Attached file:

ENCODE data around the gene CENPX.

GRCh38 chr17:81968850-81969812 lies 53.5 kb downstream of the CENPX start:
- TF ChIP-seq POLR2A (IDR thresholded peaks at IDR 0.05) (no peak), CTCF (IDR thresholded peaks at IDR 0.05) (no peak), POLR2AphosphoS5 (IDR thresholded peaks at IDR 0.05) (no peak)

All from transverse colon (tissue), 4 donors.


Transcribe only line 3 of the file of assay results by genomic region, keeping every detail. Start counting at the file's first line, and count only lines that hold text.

- TF ChIP-seq POLR2A (IDR thresholded peaks at IDR 0.05) (no peak), CTCF (IDR thresholded peaks at IDR 0.05) (no peak), POLR2AphosphoS5 (IDR thresholded peaks at IDR 0.05) (no peak)